6pire," of an indictment for conspiracy.
1 People ii. Babcock, 7 Johns. 201; Commonwealth v. Warren, 6 Mass. 72; People v. Stone, 9 Wend. 182; State v. Stroll, 1 Kich. 244 S.
words "does with others con
Abandoning children • •
Neglecting children ......
Abandoning or exposing children. The ill-treatment of children by persons who are their parents or guardians has frequently been the subject of criminal prosecution, and in many cases without success.
In some cases it has been attempted to make the abandonment itself the ground of a criminal prosecution, but it is now definitely settled that abandonment alone, without proof that the child's health was thereby injured, is not sufficient. R. v. Friend, Buss. & Ry. 20; R. v. Cooper, 1 Den. C. C. 454; R. v. Hogan, 2 Den. C. C. 277; 20 L. J., M. C. 219; R. v. Phillpot, Dears. C. C. 179. From what was said by Jervis, C. J., in delivering judgment in the last case, it appears also that the injury must be such as permanently to affect the health of the child, in analogy to the provision of the 14 & 15 Vict. c. 11, s. 1 (24 & 25 Vict. c. 100, s. 26).
These cases, however, assume that if the child's health were permanently injured the parent or guardian would be guilty of a misdemeanor.
The law on the subject is now contained in the 24 & 25 Vict. c. 100, s. 27, which provides that, "Whosoever shall unlawfully abandon or expose any child being under the age of two years, whereby the life of such child shall be endangered, or the health of such child shall have been or shall be likely to be permanently injured, shall be guilty of a misdemeanor, and being convicted thereof shall be liable, at the discretion of the court, to be kept in penal servitude for the term of three [now five] years, or to be imprisoned for any term not exceeding two years, with or without hard labor."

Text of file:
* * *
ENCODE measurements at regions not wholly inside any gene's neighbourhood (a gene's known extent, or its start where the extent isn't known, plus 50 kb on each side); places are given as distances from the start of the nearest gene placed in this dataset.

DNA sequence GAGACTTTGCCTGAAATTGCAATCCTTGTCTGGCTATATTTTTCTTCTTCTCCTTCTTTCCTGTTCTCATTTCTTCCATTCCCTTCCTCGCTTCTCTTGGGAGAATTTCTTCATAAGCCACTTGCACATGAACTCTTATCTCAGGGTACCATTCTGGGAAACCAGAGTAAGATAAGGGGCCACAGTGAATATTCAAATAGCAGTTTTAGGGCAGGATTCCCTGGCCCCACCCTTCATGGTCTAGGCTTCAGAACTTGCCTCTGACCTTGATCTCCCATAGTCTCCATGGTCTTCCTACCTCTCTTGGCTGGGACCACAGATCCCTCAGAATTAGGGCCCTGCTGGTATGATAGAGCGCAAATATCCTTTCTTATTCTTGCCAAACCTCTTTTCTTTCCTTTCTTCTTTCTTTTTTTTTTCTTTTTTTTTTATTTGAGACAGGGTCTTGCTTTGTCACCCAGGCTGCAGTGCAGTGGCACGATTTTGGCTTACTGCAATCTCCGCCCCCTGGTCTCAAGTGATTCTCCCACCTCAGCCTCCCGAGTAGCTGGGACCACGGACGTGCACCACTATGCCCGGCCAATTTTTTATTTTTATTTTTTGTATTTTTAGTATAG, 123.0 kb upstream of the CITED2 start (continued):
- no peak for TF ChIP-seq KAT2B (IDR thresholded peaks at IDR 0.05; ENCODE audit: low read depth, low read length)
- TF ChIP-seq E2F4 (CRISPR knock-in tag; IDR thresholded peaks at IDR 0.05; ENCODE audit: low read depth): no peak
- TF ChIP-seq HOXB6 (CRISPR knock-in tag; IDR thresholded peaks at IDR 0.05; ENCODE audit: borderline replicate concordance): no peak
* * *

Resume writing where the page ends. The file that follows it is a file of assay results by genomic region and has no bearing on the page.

Where the mother left the child at the door of its father's house to his knowledge, and he left it there, this was held an "abandonment" by the father. R. v. White, L. R. 1 C. C. R. 311;*40 L. J., M. C. 135.
Where the child was packed up in a hamper, labelled "with care," and directed to the lodgings of the father, and the parcel was delivered in less than an hour, it was held that the life of the child was "endangered." R. v. Falkingham, L. R. 1 C. C. R. 122; 39 L. J., M. C. 47.
Neglecting childron.1 The point whether a person is indictable
1 The course of procedure under the statutes in the several States, in cases of bastardy, is of a civil character, rather than criminal, the object being to determine the paternity, so as to fix the liability for the support of the child, and relieve the community from this burden. Requisites of the allegation under bastardy act. Andrew